Key Largo (1948)


(director/writer: John Huston; screenwriter: Richard Brooks/from the play by Maxwell Anderson; cinematographer: Karl W. Freund; editor: Rudi Fehr; music: Max Steiner; cast: Humphrey Bogart (Frank McCloud), Lauren Bacall (Nora Temple), Edward G. Robinson (Johnny Rocco), Lionel Barrymore (James Temple), Claire Trevor (Gaye Dawn), Thomas Gomez (Curley Hoff), Dan Seymour (Angel Garcia), William Haade (Ralph Feeney), Harry Lewis (Toots), Marc Lawrence (Ziggy), Monte Blue (Sheriff Ben Wade), Jay Silverheels (John Osceola), Rodd Redwing (Tom Osceola), John Rodney (Deputy Clyde Sawyer); Runtime: 101; MPAA Rating: NR; producer: Jerry Wald; Warner Brothers; 1948)

“Exciting crime thriller set in the Florida Keys during a late summer hurricane.”

Reviewed by Dennis Schwartz

Bogie’s old pal John Huston directs the final of the four times Bogie and Bacall played together in this exciting crime thriller set in the Florida Keys during a late summer hurricane. Edward G. Robinson starred in his last major gangster portrayal. Key Largo was adapted to the screen by Richard Brooks and Huston, and is a reworking from Maxwell Anderson’s unsuccessful 1939 Broadway play that starred Paul Muni. The reworking of Muni’s role for Bogie, helped make the film a success.

Edward G. Robinson plays a once big-time gangster named Johnny Rocco, during Prohibition, who was deported from the States 8 years ago and returns from Cuba to Key Largo to cut a deal with Miami mobster Ziggy over counterfeit money. Rocco and his moll Gaye Dawn (Claire Trevor) and gang of four, Curley Hoff (Thomas Gomez), Angel (Dan Seymour), Ralph Feeney (William Haade), and Toots (Harry Lewis), commandeer the wheel-chair bound cripple James Temple’s (Lionel Barrymore) seedy hotel, as they wait to cut their deal. Living with Temple is his son’s still idealistically innocent war widow, Nora (Lauren Bacall), who has blocked out how unhappy she is by thinking she’s happy. A cynical and disillusioned Frank McCloud (Humphrey Bogart), who was her husband George’s commanding officer and good buddy during the WW11 Italian campaign, where he died in battle, visits for the first time to tell both personally about George’s last days and fills them in on how he contemplates a new career of running a fishing boat after knocking around with odd jobs the last few years.

Tension mounts in the claustrophobic hotel setting as two local Indian brothers, Tom and John Osceola, escaped from jail for minor crimes and are hunted by the police. Also a severe hurricane is on the way that leaves Rocco stranded, as his skipper skips out on him with his cruiser. During the heated conversations, Frank is disturbed by the callous way Rocco treats his has-been nightclub singer lush mistress and finds enough courage to help her even though threatened with death and beatings. Frank’s also sickened that bad eggs like Rocco are still around after he fought in the war to cleanse the world of such scum.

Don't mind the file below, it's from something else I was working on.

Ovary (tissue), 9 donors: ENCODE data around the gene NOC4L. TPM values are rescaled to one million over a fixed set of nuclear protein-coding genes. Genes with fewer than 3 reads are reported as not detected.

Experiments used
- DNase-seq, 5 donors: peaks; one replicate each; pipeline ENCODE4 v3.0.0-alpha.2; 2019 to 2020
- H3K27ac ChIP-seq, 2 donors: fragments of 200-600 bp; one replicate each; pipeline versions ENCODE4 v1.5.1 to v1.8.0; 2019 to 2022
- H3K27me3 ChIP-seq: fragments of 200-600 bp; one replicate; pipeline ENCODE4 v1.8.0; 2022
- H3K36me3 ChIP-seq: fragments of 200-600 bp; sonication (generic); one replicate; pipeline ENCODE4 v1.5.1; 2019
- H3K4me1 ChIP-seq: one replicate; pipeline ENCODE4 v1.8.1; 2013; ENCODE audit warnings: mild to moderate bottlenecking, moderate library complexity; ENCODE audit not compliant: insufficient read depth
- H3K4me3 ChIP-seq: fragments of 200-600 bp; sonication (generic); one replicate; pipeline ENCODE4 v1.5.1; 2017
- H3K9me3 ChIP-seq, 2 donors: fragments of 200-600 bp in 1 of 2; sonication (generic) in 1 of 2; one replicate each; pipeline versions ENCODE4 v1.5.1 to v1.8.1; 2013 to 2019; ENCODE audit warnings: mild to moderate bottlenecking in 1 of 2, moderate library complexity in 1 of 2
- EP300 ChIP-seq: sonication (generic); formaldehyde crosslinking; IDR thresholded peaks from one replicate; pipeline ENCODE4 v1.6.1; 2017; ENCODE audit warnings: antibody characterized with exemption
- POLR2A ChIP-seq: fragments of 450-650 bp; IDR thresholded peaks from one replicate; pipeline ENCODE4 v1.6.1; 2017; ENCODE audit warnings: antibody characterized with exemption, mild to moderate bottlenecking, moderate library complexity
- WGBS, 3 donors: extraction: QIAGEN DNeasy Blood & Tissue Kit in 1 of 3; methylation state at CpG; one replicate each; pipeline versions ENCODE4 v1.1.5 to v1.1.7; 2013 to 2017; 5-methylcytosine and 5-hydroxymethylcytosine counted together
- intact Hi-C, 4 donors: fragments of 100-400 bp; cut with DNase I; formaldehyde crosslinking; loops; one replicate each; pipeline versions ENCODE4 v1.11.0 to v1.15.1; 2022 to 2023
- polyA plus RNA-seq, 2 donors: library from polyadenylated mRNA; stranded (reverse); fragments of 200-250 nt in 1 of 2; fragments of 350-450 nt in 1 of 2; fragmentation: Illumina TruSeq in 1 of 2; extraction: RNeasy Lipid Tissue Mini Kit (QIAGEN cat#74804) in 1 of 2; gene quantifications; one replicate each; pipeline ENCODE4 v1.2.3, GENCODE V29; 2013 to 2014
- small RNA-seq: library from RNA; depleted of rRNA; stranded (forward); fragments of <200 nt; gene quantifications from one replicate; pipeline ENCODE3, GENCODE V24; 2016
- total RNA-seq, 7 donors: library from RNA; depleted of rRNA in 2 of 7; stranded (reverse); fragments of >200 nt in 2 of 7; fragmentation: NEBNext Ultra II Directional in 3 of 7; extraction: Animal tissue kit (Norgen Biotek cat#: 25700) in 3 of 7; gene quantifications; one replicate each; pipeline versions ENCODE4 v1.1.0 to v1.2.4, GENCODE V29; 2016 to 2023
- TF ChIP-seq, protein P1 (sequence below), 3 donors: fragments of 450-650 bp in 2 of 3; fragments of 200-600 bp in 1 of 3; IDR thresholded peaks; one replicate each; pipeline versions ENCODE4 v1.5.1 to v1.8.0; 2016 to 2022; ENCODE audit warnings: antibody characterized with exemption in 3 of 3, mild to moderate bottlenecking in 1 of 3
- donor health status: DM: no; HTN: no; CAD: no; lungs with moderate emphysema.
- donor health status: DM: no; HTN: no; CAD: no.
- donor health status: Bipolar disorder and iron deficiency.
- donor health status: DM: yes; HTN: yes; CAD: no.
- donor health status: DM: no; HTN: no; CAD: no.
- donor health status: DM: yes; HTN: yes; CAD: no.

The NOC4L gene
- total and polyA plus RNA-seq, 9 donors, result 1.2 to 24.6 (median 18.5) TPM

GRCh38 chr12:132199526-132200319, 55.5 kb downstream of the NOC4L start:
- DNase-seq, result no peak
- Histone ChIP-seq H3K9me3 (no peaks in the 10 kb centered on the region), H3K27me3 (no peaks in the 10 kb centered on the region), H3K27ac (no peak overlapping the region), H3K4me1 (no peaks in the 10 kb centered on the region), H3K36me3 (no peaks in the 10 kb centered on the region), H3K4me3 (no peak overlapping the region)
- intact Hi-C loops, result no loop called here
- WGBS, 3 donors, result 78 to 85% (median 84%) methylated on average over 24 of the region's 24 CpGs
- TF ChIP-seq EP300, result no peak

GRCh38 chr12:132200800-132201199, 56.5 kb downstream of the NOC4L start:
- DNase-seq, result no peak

When the storm subsides Sheriff Ben Wade searches the hotel for Deputy Sheriff Sawyer and finds him dead outside the hotel. Rocco tells the lawman the escaped Indians murdered the deputy, and the sheriff blindly believes the white man and goes off in a rage and fatally shoots the fleeing Indians without asking any questions.

After Rocco completes the deal with Ziggy he forces Frank to pilot them on a small fishing boat to Cuba, only not taking a disappointed Gaye along. The low-key Frank regains his will to fight after seeing that it’s up to people like him to put a stop to the evil Rocco types of this world. He regains his military fighting skills and shows courage as he overtakes the entire gang before they reach Cuba.

Robinson has a grand entrance scene, the film’s most memorable, where he’s introduced as a big-shot gangster chomping on a cigar while taking a bath with the fan going. But his swagger will fade as he slowly realizes he’s no longer the “Somebody” he once was, and he begins to have the shakes by the last reel.

The film plays out as a character study contrasting Bogie’s alienated war veteran searching for a new identity and Robinson’s aging gangster searching for his old identity, more than it does as a predictable tale of good vs. evil. In any case, it puts its finger on the postwar mood of despair for those who can’t cope with a country in transition. For Bogie it means reflecting on what it means returning from the war and finding the world is still a troubling place, while for Robinson it’s puzzling over why he can’t be on the top anymore–blaming it on the mobs fighting with each other instead of working together, which ended Prohibition and his source of illegal income.

The acting is superb from this first-class cast (though Claire Trevor won an Oscar for Supporting Actress, her uninteresting performance was actually the film’s most superficial), the action scenes are tight, the tension is maintained throughout building to the thrilling climax, and the dramatic struggle for human dignity by both the war veteran and the gangster are taken as serious as a heart attack even though it was almost laughable hokum. The result is a fine film that is full of life, despite all the characters being stereotypes.